It is a core American value that elected officials and public servants, from teachers to police officers, should be held accountable for their actions, and that government agencies should be transparent in their operations. Border Patrol agents, who patrol isolated stretches of desert along the border and are increasingly creeping into the interior of the country, are no exception. The huge increase in the number of Border Patrol agents in the last few years has been paralleled by an increase in the number of people killed at the hands of these agents. Many rights advocates are concerned not just about these use-of-force incidents but also about the apparent lack of transparency and accountability within Customs and Border Patrol (CBP), the largest law enforcement agency in the U.S. An Arizona Daily Star article published on December 9takes an in-depth look at CBP’s apparent practice of “secret, complex investigations” in contrast with the relatively open and transparent investigations conducted by local police agencies.
When a local police officer or sheriff kills someone during a patrol or pursuit, standard practice is for the police agency to hold an open investigation naming the official, stating whether or not they have been given desk duty, and disclosing the results of the investigation. But if a Border Patrol agent shoots and kills someone, there seems to be little transparency. Whether the death is of an individual on either side of the border or a fellow agent (such as in the friendly fire death of Border Patrol Agent Nicholas Ivie), the public should expect a swift, open investigation consistent with the practices of other law enforcement agencies.
But in the last few years, when CBP officers have used deadly force, family members of the victims are often left with more questions than answers. After 19-year-old U.S. citizen Carlos LaMadrid was fatally shot by a Border Patrol agent in Douglas, Arizona, his family did not even know the name of the agent who had killed him until they filed a court order demanding this information. In the case of Anastasio Hernández-Rojas, a 42-year-old man who was beaten and killed by Border Patrol agents in the process of being deported back to Mexico, CBP claimed he was resisting arrest and that agents needed to use force to restrain him, but videos from eyewitnesses show a handcuffed man lying on the ground, surrounded by more than a dozen agents, one of whom used a Taser on him at least five times. Hernández-Rojas’ story was exposed in a PBS “Need to Know” special that aired April 20. The resulting public outcry, as well as a letter from 16 members of Congress, finally prompted a grand jury investigation (which has yet to be concluded).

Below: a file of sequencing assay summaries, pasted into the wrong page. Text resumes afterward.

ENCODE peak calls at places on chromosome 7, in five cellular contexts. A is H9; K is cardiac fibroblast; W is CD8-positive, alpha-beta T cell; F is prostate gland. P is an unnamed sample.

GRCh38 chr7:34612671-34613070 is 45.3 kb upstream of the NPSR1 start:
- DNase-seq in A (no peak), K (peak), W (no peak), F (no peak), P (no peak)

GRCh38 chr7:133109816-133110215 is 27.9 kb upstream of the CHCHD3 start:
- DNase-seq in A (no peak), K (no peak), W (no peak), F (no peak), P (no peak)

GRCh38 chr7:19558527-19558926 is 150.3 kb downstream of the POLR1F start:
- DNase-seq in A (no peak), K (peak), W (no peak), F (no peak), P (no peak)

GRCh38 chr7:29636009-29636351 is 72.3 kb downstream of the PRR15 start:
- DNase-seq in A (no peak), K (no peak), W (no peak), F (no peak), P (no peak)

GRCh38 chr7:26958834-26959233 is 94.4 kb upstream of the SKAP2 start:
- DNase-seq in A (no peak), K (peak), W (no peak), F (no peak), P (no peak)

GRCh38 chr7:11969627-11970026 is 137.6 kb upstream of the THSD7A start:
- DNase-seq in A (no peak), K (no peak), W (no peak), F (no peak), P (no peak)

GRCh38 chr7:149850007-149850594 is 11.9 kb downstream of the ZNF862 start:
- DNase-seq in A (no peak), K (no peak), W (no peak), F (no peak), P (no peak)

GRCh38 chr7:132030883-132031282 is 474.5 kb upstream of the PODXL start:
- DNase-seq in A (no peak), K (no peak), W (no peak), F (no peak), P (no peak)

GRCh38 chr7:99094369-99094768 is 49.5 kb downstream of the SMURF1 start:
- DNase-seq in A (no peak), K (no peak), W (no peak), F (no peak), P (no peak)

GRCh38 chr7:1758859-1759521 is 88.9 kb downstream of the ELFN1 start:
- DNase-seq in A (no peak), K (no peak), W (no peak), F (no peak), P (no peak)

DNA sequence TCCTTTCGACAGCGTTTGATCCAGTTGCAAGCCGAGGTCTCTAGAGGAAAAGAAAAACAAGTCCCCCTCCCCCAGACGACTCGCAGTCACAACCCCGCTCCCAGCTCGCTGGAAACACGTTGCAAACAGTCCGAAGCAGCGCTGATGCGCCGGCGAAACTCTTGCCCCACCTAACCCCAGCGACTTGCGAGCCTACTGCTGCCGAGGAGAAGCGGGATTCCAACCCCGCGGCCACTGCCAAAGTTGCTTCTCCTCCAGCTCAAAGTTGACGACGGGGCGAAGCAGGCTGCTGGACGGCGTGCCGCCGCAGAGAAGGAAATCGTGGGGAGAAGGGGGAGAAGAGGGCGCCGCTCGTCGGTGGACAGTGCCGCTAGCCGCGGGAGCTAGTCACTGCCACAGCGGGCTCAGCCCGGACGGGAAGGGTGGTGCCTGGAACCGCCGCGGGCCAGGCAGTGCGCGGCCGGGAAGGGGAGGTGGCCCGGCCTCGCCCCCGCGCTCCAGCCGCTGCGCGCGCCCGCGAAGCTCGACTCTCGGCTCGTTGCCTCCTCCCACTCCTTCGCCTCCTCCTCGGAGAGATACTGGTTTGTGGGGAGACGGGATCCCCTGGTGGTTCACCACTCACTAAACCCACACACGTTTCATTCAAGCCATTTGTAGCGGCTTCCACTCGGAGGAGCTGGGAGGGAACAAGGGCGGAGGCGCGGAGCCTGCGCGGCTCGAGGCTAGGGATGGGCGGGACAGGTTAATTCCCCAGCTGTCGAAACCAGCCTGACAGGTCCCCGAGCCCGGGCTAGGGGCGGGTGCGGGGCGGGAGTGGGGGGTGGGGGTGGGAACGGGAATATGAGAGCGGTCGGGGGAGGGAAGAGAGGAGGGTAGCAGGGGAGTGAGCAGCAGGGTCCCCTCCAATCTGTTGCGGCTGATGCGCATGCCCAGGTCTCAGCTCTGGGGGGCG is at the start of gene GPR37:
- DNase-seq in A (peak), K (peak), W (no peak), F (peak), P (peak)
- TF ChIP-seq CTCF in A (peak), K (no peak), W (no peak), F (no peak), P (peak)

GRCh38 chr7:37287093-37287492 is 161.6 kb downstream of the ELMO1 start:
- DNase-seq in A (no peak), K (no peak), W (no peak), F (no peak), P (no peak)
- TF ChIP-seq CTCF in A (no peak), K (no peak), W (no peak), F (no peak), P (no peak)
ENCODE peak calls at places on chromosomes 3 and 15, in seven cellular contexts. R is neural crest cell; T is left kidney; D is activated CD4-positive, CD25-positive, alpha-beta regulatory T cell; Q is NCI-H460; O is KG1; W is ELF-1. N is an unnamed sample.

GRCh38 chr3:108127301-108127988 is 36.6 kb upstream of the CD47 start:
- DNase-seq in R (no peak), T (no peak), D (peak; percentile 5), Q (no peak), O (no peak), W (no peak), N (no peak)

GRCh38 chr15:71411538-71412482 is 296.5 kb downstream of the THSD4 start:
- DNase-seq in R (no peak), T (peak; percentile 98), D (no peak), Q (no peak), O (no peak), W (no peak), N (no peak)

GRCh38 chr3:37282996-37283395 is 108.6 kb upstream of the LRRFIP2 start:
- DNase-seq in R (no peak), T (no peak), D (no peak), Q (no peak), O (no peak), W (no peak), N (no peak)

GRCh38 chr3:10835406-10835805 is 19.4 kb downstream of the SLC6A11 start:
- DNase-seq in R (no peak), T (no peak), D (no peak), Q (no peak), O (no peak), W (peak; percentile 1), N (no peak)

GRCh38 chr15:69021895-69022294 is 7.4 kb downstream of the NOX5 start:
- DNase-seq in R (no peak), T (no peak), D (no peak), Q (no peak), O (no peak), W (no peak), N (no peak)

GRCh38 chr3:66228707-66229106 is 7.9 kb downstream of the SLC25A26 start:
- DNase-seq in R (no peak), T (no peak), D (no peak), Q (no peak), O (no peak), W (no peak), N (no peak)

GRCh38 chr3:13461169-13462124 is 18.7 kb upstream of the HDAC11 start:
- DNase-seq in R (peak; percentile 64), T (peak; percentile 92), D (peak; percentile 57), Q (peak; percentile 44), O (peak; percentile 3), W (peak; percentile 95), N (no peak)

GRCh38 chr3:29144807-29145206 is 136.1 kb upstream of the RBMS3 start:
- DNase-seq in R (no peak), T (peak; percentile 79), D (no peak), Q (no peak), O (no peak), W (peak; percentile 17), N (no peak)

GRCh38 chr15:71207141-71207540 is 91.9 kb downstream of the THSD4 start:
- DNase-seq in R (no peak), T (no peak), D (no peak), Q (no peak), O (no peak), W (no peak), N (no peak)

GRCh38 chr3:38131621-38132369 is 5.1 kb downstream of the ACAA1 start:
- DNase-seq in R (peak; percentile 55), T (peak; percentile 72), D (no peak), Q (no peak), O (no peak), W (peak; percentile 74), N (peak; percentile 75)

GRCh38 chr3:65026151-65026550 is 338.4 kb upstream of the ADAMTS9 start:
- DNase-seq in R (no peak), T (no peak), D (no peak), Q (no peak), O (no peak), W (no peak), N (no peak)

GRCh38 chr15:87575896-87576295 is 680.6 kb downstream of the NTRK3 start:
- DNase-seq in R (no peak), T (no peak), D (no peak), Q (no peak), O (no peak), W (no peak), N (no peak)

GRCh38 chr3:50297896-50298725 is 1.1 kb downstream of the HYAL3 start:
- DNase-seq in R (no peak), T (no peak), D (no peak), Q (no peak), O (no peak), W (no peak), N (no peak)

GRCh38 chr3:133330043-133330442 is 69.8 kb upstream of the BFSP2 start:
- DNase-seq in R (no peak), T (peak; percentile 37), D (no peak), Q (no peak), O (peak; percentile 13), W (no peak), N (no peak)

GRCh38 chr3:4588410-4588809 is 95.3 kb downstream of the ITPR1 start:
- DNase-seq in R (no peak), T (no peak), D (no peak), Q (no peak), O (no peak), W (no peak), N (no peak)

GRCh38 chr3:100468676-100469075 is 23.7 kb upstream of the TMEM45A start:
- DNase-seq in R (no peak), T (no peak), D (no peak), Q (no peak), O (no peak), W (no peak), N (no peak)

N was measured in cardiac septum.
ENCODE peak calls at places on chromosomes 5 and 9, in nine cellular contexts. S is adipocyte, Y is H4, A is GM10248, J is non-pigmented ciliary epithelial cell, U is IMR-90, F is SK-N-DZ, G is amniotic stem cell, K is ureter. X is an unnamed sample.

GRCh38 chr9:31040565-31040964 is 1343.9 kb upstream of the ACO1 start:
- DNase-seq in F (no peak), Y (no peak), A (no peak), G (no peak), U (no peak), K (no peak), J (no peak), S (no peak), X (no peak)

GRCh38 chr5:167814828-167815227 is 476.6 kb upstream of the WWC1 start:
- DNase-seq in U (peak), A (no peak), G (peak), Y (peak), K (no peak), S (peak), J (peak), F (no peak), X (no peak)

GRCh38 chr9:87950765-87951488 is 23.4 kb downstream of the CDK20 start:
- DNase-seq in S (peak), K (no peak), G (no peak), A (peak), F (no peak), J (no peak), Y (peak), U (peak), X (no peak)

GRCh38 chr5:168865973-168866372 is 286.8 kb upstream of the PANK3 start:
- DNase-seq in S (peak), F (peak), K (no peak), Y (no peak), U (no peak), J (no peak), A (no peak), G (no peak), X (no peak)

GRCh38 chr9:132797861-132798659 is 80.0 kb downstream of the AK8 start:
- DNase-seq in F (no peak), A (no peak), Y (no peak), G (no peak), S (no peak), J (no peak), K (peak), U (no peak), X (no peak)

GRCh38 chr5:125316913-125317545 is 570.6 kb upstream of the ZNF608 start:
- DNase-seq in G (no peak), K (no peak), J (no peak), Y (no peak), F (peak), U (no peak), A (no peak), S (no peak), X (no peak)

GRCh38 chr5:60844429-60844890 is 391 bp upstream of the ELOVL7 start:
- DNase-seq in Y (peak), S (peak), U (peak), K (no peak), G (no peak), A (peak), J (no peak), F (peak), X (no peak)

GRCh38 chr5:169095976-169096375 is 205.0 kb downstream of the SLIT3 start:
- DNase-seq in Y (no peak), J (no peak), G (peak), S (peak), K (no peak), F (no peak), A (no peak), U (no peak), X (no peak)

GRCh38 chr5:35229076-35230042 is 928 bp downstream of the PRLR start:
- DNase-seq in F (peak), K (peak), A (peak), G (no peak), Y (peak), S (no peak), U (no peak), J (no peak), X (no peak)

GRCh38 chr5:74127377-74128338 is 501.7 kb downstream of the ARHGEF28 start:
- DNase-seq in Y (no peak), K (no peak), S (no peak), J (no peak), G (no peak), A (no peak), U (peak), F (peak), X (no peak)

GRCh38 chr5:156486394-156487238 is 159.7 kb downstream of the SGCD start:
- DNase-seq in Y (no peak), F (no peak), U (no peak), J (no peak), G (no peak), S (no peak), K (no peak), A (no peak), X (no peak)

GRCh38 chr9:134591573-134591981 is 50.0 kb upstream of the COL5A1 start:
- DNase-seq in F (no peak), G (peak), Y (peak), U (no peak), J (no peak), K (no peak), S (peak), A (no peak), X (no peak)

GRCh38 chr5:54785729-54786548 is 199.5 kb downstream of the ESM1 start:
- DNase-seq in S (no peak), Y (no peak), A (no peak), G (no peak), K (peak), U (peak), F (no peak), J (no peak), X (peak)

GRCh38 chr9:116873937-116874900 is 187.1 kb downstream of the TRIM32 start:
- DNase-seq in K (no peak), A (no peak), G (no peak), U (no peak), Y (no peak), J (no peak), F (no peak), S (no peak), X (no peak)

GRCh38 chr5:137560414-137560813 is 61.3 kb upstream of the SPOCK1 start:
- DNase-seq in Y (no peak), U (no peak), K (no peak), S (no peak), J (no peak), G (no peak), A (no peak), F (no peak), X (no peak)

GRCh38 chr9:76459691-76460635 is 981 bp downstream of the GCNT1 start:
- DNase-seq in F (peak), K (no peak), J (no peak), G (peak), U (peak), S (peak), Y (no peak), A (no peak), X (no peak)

The procedure for investigations of CBP use-of-force incidents in and of itself is problematic. As the Arizona Daily Star article noted, these investigations usually take several years and are shrouded in secrecy—they even prove confusing for attorneys with direct experience in cases involving agents. At least 19 people, including five U.S. citizens, have died at the hands of CBP agents since January 2010, but the U.S. Department of Justice has released findings in only one of these cases. In the case of Sergio Hernández-Guereca, the DOJ sided with the Border Patrol agent, claiming that the agent followed CBP’s use-of-force protocol and that the United States did not have the authority to prosecute the agent for killing someone who was standing on Mexican soil.
In the wake of continued incidents of deadly force by Border Patrol agents and further public pressure, CBP seems to be taking some welcome steps towards increased transparency. The Los Angeles Times recently reported that Customs and Border Protection has begun a “comprehensive review” of its use-of-force policies. This process includes reminding agents of CBP’s use-of-force protocol, evaluating these guidelines with the help of an outside research group, and giving Mexican authorities information on closed investigations. The Department of Homeland Security’s Office of Inspector General is also investigating use-of-force incidents by Border Patrol agents, going as far back as 2005.
Outcry from civil society, members of Congress and even the international community, including the Inter-American Commission on Human Rights and U.N. High Commissioner for Human Rights, has put pressure on CBP to increase transparency and accountability. And while the comprehensive review of CBP’s use-of-force policies is a welcome and necessary step, we will continue to demand more. For starters, as stated in our recent testimony before the United Nations, the border must not be seen as a zone of “exceptionalism” where those patrolling the border have nearly unlimited power, with little regard for the constitutional rights of individuals. We are concerned about CBP’s pattern of deadly force incidents and hope that by demanding accountability and transparency from CBP, just as we demand it from local police agencies, we will be able to protect the rights of border residents and stop the death toll from rising.